Additional training tracks aimed at more veteran tour guides – a three week seminar and week-long forum – offer a new gateway to Taglit Birthright Israel and focus on building the professional community. Taglit Institute training includes a Shabbat program as well as opportunities for students to observe Taglit groups in action, and to discuss relevant best practices and professional challenges.
In cooperation with a fine team of experienced educators at Jerusalem’s renowned Yad Yizhak Ben Zvi, 120 Taglit Institute grads have entered the field over the past year and are working with Taglit participants and groups. An additional 120 are currently in training. All Taglit Birthright Israel organizers are obligated to hire Institute trained tour educators as part of the educational standards of Taglit.
Some of the central elements of training include:
- Recruitment and screening aimed at bringing to Taglit Birthright Israel young Israelis who have both practical background in informal education and are motivated by questions of identity exploration. (Graduates of the pre-military leadership programs, former Jewish Agency and Avi Hai community, Hillel, and summer camp shlichim, youth movement leaders, etc).
- An emphasis on questions of personal and professional identity of the educator. Who am I as an Israeli and a Jew? How do I begin to formulate my own educational credo? What is our educational mission with Taglit participants?
- An exposure to elements of Jewish life and community outside of Israel.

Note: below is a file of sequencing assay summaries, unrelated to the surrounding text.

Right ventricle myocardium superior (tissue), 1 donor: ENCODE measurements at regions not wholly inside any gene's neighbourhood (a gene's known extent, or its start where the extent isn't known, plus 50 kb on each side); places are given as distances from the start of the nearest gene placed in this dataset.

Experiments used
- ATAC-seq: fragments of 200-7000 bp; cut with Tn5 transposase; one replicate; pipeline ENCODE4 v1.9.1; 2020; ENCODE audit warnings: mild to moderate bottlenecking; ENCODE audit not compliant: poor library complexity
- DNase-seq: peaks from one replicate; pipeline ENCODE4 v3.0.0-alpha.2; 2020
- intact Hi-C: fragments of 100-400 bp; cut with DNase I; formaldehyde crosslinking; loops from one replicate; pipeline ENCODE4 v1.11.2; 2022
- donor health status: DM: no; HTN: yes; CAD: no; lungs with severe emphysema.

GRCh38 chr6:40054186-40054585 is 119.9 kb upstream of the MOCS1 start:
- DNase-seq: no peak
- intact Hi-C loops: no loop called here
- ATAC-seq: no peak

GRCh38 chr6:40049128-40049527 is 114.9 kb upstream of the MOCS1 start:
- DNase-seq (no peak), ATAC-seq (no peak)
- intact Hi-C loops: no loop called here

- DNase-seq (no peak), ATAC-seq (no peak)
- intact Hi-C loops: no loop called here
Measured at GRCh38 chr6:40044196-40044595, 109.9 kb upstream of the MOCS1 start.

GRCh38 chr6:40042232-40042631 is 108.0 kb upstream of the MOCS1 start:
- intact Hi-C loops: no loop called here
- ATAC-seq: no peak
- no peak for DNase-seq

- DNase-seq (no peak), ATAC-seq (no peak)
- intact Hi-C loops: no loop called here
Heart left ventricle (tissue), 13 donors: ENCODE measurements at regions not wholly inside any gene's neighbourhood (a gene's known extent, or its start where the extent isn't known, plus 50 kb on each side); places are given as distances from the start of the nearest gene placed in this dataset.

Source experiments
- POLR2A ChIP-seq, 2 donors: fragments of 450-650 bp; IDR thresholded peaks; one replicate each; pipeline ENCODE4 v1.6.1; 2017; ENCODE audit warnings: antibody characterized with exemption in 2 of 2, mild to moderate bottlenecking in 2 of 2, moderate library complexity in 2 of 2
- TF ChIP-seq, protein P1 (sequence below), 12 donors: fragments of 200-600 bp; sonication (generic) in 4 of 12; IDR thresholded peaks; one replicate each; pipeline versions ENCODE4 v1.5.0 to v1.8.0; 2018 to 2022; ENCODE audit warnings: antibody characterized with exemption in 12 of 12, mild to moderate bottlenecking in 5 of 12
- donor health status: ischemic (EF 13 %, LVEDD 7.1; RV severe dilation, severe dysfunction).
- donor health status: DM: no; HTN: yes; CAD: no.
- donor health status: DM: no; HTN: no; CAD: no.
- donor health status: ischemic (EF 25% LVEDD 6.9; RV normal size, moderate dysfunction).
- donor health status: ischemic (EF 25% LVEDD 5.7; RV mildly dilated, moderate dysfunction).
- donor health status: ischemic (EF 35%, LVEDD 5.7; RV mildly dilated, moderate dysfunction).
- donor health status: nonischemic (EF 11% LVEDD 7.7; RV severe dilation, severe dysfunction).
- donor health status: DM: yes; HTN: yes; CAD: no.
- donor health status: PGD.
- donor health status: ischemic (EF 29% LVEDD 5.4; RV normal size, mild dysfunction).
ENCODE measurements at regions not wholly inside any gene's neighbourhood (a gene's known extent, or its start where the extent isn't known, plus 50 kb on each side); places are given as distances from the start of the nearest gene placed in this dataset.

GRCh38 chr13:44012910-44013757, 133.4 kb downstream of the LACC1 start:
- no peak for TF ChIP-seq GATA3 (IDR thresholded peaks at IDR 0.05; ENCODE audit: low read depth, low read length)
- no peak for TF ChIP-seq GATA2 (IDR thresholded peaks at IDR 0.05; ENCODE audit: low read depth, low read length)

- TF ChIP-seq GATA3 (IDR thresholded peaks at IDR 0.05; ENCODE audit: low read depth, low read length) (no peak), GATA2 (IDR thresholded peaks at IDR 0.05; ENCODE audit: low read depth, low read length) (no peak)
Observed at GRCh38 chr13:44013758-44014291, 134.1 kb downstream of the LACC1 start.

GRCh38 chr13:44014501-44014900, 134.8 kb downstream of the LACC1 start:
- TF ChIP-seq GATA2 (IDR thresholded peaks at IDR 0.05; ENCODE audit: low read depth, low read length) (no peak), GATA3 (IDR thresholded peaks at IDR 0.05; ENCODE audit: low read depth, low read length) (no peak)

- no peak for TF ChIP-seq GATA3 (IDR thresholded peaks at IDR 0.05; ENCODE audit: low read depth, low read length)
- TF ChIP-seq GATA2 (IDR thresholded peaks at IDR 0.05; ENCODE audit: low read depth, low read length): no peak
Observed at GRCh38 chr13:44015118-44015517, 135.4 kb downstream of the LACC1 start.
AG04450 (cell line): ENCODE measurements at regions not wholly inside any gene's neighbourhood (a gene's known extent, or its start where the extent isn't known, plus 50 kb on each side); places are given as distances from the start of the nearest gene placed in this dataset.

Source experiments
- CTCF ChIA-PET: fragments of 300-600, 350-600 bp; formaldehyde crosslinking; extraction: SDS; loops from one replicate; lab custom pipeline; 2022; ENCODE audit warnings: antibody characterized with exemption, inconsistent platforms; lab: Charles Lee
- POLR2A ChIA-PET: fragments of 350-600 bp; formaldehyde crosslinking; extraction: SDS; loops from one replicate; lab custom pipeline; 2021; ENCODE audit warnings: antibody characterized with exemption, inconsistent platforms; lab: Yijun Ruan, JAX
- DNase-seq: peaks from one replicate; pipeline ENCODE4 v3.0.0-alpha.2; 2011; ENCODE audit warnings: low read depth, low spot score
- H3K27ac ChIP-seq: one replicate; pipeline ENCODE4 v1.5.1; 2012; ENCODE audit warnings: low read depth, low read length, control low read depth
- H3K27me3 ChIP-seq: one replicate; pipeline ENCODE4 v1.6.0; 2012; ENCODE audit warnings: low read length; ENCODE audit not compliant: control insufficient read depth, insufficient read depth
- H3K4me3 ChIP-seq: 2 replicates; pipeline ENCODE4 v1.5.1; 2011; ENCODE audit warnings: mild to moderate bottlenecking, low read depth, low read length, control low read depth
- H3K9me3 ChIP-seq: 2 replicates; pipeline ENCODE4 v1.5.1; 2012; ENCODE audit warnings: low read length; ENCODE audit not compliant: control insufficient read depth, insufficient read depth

- Contending with key issues from the field – dealing with Israeli current events as education rather than advocacy, marking Shabbat as a time of Jewish meaning, celebration, and community building, emphasizing the importance of talking with and listening to Taglit participants, and encouraging them to voice their issues, concerns, and questions about their own sense of being Jewish.
- Acquiring new skills, tools, and competencies in building staff, in facilitation, in using varied implementations (game, music, text, etc).
Our work is not only focused on the individual educator. The Taglit Institute seeks to encourage an ethos of professional camaraderie. We think better and perform more competently when we work as a team, when we strive to cooperate and collaborate. If the typical tour guide is a lone wolf; the tour educator is a member of a professional pack.
Alongside the Taglit Institute for Tour Educators, a similar training facility is under consideration for the non-Israeli educational staff in North America. Such a facility has the potential to grow a cadre of para-professionals for Taglit; people who can mark their mark at Taglit and continue to contribute to Jewish education as volunteer leaders and professionals throughout the community.
Our work is still at the beginning. We are constantly incorporating feedback and evaluation to help us sharpen our own work. We are constantly examining and fine tuning our programs. Our plan is to create a new reality at Taglit – where a new generation of highly motivated, trained, and committed educators – can contribute their efforts to the already fine work at Taglit and to engaging young Jewish adults with Israel and with Jewish life.
Abraham Joshua Heschel wrote:
“Everything depends on the person who stands in front of the classroom. The teacher is not an automatic fountain from which intellectual beverages may be obtained. The teacher is either a witness or a stranger. To guide a pupil into the promised land, the teacher must have been there themselves. When asking themselves: Do I stand for what I teach? Do I believe what I say? The teacher must be able to answer in the affirmative. What we need more than anything else is not textbooks, but text people. It is the personality of the teacher which is the text that the pupils read: the text that they will never forget.”
The Taglit Birthright Israel Institute for Tour Educators strives to fulfill Heschel’s words – to raise up educators who know that the essence of Taglit is the shared experiences of the participants with a staff poised to listen and prepared to continue the conversation.
Scott Copeland is Director of the Taglit Birthright Israel Institute for Tour Educators.